NEW YORK -- The Pakistani-American accused of a failed car bombing in Times Square is thought to have worked alone in the United States on the plot almost immediately after returning from a five-month visit to his native land, authorities said Wednesday.

They said they have yet to find a wider link to extremist groups.

Two new surveillance videos emerged of the accused bomber, Faisal Shahzad. Police said one video shows him in a white baseball cap walking away from the smoking, bomb-laden Nissan Pathfinder parked in the bustling heart of New York City.

The second video shows him buying a weak batch of fireworks in a store in Pennsylvania, according to the shop's owner.

Shahzad faces terrorism and weapons charges after authorities said he admitted rigging the Pathfinder with a crude bomb of firecrackers, propane and alarm clocks based on explosives training he received in Pakistan. Authorities said he was cooperating with investigators and did not appear in Manhattan federal court for a second day.

The government said Wednesday it would require airlines to check no-fly lists within two hours of being notified of updates, after Shahzad was able to board his Emirates flight despite being placed on the list. The airline apparently failed to check the latest version of the terror watch list that included Shahzad's name.

Until now, airlines had been required to check for list updates every 24 hours.

Authorities indicated that Shahzad, the 30-year-old son of a retired air force official in Pakistan, had launched the bomb plot alone almost immediately after returning to his Connecticut home in February from the visit to his native land.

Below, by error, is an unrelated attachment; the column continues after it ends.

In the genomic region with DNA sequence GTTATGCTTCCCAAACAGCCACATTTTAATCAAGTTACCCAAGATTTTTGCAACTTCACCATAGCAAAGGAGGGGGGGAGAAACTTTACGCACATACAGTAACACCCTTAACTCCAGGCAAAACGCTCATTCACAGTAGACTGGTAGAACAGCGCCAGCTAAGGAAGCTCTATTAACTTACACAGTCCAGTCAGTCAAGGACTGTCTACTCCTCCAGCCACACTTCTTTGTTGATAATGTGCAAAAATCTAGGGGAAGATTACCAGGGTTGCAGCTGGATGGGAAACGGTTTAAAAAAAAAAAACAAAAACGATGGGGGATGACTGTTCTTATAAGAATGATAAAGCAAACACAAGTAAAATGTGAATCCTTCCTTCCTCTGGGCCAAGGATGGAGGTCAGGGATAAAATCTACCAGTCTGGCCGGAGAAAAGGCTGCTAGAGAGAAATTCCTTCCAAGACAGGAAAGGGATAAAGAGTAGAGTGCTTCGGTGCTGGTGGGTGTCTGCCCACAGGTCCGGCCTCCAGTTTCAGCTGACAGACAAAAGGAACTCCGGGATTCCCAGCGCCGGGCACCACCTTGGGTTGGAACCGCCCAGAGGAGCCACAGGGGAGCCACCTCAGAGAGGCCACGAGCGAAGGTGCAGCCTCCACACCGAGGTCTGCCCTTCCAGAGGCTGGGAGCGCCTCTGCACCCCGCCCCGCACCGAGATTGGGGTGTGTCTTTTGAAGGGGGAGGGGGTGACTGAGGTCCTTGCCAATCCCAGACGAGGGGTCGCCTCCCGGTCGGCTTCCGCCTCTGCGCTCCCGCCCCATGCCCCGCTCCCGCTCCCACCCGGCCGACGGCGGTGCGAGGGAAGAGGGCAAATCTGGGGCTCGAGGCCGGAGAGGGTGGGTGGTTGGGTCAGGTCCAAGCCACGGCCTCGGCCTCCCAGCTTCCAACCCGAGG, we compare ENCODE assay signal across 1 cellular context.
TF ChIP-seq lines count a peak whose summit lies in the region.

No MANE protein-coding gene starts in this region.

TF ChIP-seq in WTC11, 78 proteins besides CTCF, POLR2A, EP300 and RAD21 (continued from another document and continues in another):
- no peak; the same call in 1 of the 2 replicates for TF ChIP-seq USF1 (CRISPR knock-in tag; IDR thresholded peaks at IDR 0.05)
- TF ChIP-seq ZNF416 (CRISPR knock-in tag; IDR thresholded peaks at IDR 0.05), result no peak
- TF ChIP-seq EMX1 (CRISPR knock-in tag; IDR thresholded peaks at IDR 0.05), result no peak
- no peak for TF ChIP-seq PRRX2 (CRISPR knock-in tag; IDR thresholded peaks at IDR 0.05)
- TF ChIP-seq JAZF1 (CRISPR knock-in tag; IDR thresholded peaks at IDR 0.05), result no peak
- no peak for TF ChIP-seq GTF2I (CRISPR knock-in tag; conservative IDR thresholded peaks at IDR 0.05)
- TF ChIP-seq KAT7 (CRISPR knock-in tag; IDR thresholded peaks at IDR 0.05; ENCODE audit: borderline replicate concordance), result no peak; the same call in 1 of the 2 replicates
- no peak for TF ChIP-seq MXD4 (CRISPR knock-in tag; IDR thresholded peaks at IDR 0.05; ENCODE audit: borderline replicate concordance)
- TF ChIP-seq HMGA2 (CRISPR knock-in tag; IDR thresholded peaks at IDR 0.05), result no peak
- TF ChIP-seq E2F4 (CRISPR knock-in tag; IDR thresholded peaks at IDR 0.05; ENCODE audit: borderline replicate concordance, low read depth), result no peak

A law enforcement official said authorities don't think there are any other U.S. suspects in the plot and that several arrests in Pakistan in the past two days were not related.

Law enforcement officials in Washington said they had not verified statements investigators said Shahzad had made that he was trained in Pakistan for the attack. All the officials spoke on condition of anonymity to discuss the case.

The FBI was able to identify Shahzad's name because of information Customs and Border Protection officials shared months earlier, according to a law enforcement official who spoke on condition of anonymity.

When Shahzad returned from Pakistan in February, he went through extra screening at U.S. Customs because of rules put in place after the attempted terrorist attack on Christmas Day. Customs officials noticed Shahzad had traveled to Pakistan previously, but for weeks, instead of months like his most recent trip. Shahzad came back to the United States without his family and without a return plane ticket.

When Customs officials come across people with suspicious travel patterns such as these, they send information along to the FBI.

As the FBI was following leads from the SUV left in Times Square, they found a phone number in the records of a throwaway cell phone that Shahzad had used when he was buying the SUV. The number matched a phone number Shahzad gave to Customs officials when he returned from his last trip. The FBI then contacted Customs about the match, and Customs provided other travel information on the suspect.